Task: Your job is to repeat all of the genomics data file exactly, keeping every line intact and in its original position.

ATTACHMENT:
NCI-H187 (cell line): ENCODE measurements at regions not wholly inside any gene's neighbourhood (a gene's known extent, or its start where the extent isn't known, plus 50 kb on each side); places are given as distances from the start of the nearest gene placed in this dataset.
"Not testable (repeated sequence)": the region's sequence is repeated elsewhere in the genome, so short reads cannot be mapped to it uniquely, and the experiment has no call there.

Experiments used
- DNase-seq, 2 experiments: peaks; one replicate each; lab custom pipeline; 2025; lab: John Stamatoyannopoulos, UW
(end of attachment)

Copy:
NCI-H187 (cell line): ENCODE measurements at regions not wholly inside any gene's neighbourhood (a gene's known extent, or its start where the extent isn't known, plus 50 kb on each side); places are given as distances from the start of the nearest gene placed in this dataset.
"Not testable (repeated sequence)": the region's sequence is repeated elsewhere in the genome, so short reads cannot be mapped to it uniquely, and the experiment has no call there.

Experiments used
- DNase-seq, 2 experiments: peaks; one replicate each; lab custom pipeline; 2025; lab: John Stamatoyannopoulos, UW